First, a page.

Repeating 10 of the photographs at the end of the series was considered an appropriate way to carry out the error study. There is a possibility that some malocclusions may have been recalled by assessors taking part in the study, though perhaps not the scores given.


Both GBON and AC had good and similar inter- and intra-examiner reliability.

The GBON identified a greater number of DHC 3 malocclusions as needing treatment than the AC except when the treatment need threshold is lowered to 4. At this level, there was substantial agreement between the indices.

The GBON identified reverse overjets and anterior open bites as needing treatment but the AC, at threshold 6, did not identify anterior open bites as needing treatment.

Despite a lack of familiarity, the new GBON index was considered easier to use and more appropriate for judging borderline cases than the AC index.

Availability of data and materials

The datasets generated and analysed during the current study are not publicly available due them being collected on paper but may be available from the corresponding author on reasonable request.


  1. Brook P, Shaw WC. The development of an index of treatment priority. Eur J Orthod. 1989;11:309–20.

    Article  Google Scholar 

  2. Richmond S, O’Brien KD, Buchanan IB, Burden DJ. An Introduction to occlusal indices. Manchester: Mandent Press; 1992.

    Google Scholar 

  3. Evans R, Shaw W. Preliminary evaluation of an illustrated scale for rating dental attractiveness. Eur J Orthod. 1987;9:314–8.

    Article  Google Scholar 

  4. Livas C, Delli K. Subjective and objective perception of orthodontic treatment needs: a systematic review. Eur J Orthod. 2013;35(3):347–53.

    Article  Google Scholar 

  5. Holmes A. The subjective need and demand for orthodontic treatment. Br J Orthod. 1992;19(4):287–97.

    Article  Google Scholar 

  6. Public Health England, London. Needs assessment for orthodontic services in London. 2015.

  7. Crowther P, Harkness M, Herbison P. Orthodontic treatment need in 10 year old Dunedin school children. N Z Dent J. 1997;93:72–8.

    PubMed  Google Scholar 

  8. Stenvik A, Espeland L, Linge BO, Linge L. Lay attitudes to dental appearance and need for orthodontic treatment. Eur J Orthod. 1997;19:271–7.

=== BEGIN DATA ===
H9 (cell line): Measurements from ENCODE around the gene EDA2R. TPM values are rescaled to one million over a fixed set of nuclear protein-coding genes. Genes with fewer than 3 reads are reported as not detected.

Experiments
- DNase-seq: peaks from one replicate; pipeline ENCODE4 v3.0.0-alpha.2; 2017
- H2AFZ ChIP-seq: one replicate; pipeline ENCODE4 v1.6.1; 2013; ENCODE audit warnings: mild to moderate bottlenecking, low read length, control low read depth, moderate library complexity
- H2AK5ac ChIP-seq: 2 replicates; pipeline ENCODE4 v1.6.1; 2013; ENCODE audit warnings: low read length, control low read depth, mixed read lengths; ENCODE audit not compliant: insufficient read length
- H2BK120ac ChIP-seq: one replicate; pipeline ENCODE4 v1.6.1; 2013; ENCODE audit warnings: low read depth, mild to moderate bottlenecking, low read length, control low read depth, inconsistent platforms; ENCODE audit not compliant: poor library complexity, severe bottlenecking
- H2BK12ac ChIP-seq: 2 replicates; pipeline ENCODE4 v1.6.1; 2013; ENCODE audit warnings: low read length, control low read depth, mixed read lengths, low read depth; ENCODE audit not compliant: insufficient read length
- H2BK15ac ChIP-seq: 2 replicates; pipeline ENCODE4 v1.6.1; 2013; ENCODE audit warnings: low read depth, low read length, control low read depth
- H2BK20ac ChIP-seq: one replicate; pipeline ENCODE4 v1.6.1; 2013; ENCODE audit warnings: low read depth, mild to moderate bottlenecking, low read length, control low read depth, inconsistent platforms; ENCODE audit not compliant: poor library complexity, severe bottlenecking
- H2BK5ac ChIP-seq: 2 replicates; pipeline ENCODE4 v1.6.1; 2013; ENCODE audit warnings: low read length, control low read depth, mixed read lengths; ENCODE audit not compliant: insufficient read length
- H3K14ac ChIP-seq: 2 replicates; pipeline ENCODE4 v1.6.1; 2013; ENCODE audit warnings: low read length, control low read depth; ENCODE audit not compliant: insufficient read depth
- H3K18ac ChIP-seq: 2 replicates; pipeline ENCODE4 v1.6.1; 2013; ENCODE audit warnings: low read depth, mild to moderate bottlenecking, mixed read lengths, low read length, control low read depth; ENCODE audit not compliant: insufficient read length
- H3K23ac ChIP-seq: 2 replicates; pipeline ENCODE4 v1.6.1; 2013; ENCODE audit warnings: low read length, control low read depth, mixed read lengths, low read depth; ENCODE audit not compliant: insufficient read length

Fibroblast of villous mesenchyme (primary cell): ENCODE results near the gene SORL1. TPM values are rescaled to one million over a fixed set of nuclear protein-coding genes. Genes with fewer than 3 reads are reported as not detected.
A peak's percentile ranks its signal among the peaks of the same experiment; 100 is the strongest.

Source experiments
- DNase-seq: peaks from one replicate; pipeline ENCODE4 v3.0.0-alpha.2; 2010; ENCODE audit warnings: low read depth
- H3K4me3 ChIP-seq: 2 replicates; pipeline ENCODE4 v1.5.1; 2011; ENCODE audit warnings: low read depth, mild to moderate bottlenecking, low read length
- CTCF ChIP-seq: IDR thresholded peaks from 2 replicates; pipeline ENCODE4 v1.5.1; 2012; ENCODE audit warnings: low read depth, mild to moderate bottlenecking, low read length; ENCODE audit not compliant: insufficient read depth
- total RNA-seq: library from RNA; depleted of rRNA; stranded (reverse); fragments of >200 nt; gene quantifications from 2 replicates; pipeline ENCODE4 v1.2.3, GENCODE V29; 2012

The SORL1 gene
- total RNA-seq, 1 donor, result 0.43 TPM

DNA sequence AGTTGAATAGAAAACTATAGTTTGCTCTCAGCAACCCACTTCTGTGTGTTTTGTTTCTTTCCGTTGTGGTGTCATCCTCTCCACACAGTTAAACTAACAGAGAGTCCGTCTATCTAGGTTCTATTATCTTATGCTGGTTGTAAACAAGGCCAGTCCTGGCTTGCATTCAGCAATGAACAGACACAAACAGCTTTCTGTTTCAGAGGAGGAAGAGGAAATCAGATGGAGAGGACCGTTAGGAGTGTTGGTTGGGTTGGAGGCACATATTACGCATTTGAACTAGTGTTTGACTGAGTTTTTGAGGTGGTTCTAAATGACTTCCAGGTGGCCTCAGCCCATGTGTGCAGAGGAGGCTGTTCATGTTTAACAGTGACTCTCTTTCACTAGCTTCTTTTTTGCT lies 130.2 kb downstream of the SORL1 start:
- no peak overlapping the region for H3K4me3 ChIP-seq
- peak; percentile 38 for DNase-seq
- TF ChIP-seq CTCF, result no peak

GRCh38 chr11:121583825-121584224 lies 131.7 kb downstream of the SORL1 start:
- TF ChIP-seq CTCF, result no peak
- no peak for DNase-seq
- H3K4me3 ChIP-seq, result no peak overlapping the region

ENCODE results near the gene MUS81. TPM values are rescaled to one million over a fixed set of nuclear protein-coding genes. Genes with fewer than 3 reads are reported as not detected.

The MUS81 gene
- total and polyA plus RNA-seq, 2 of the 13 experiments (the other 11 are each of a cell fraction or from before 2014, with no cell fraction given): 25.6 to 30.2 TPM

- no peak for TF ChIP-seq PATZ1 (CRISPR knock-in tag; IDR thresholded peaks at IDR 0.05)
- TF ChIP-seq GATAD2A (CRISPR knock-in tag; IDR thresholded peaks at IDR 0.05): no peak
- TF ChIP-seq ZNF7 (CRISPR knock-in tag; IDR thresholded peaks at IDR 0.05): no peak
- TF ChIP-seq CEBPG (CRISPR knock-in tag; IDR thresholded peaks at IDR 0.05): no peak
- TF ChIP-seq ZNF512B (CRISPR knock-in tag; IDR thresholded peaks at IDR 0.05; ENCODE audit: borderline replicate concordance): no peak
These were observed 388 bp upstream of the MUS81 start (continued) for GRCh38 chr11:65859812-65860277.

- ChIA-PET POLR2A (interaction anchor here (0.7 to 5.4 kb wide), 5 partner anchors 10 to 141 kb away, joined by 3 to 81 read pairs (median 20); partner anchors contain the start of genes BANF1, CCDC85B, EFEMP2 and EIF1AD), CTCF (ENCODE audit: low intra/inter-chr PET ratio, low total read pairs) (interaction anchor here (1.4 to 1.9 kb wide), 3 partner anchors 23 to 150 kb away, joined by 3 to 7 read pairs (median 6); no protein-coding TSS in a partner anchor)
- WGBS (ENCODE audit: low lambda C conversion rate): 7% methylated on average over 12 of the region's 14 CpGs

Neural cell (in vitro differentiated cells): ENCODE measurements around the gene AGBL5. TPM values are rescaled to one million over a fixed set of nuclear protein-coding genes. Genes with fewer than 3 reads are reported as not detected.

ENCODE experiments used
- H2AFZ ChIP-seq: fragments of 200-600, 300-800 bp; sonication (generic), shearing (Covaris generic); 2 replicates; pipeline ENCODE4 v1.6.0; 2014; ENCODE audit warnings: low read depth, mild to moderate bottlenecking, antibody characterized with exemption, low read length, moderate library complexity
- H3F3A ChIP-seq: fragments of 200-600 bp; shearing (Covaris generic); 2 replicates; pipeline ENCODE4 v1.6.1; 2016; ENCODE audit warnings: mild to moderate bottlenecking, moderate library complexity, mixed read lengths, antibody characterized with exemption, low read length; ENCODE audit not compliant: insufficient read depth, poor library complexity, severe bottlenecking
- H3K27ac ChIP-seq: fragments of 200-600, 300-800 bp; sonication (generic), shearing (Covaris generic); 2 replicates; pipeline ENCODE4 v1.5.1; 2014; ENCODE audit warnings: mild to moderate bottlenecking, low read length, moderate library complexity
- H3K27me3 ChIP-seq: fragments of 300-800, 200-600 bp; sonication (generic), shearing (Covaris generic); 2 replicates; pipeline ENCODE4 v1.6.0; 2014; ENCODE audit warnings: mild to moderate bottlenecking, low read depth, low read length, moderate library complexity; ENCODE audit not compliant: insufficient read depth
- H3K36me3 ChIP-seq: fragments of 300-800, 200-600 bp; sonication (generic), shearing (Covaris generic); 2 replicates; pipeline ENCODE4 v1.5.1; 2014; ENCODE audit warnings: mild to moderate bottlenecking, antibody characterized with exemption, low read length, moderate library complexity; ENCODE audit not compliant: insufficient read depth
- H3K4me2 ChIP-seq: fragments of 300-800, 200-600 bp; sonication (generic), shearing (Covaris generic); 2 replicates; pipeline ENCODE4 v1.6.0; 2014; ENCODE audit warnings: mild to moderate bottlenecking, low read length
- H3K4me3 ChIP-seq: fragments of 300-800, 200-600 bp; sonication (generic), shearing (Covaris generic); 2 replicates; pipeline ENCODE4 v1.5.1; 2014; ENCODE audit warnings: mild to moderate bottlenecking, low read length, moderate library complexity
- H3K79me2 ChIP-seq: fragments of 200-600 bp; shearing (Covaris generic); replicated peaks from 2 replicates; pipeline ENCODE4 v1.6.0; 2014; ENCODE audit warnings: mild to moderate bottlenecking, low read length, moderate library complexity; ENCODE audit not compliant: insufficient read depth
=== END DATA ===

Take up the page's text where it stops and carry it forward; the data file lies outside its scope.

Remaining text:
Article  Google Scholar 

  9. Hunt O, Hepper P, Johnston C, Stevenson M, Burden D. The aesthetic component of the index of orthodontic treatment need validated against lay opinion. Eur J Orthod. 2002;24:53–5.

    Article  Google Scholar 

  10. Hamdan AM, Al-Omari IK, Al-Bital ZB. Ranking dental aesthetics and thresholds of treatment need: a comparison between patients, parents and dentists. Eur J Orthod. 2007;29:366–71.

    Article  Google Scholar 

  11. Sampson A, Jeremiah HG, Lai NN, et al. The development of a guide to borderline orthodontic need. Prog Orthod. 2022;23:13.

    Article  Google Scholar 

Download references


The authors thank Mr S Islam, Mr T Gilgrass, The British Orthodontic Society and their members who graciously gave up their time to take part in this study.


Not applicable.

Author information

Authors and Affiliations



Mr RK contributed to the conception and design of the study and to the final revisions of the manuscript. Dr NP collected and collated the data. Mr HGJ oversaw the study design and interpretation of results and contributed to the final revisions of the manuscript. Dr AS wrote the final manuscript with the contributions of Mr RK, Dr NP, and Mr HGJ. All authors read and approved the final manuscript.

Corresponding author

Correspondence to Ariane Sampson.

Ethics declarations

Ethics approval and consent to participate

Ethical approval was obtained from the East London and the City Local Research Ethics Committee for the development of the GBON.

Consent for publication

Not applicable.

Competing interests

The authors declare that they have no competing interests.

Additional information

Publisher's Note

Springer Nature remains neutral with regard to jurisdictional claims in published maps and institutional affiliations.


Appendix 1: The aesthetic component (AC) scale of the index of orthodontic treatment need (IOTN)

figure a

Appendix 2: Guide to borderline orthodontic treatment need (GBON)

figure b

Rights and permissions

Open Access This article is licensed under a Creative Commons Attribution 4.0 International License, which permits use, sharing, adaptation, distribution and reproduction in any medium or format, as long as you give appropriate credit to the original author(s) and the source, provide a link to the Creative Commons licence, and indicate if changes were made. The images or other third party material in this article are included in the article's Creative Commons licence, unless indicated otherwise in a credit line to the material. If material is not included in the article's Creative Commons licence and your intended use is not permitted by statutory regulation or exceeds the permitted use, you will need to obtain permission directly from the copyright holder. To view a copy of this licence, visit

Reprints and Permissions

About this article

Verify currency and authenticity via CrossMark

Cite this article

Sampson, A., Passan, N., Jeremiah, H.G. et al. Assessment of orthodontic borderline treatment need: A comparison of two aesthetic indices. Prog Orthod. 23, 24 (2022).

Download citation

  • Received:

  • Accepted:

  • Published:

  • DOI:


  • IOTN
  • Orthodontic treatment need
  • Perception
  • Malocclusion
  • Borderline
  • Aesthetics
  • Index
  • Oral health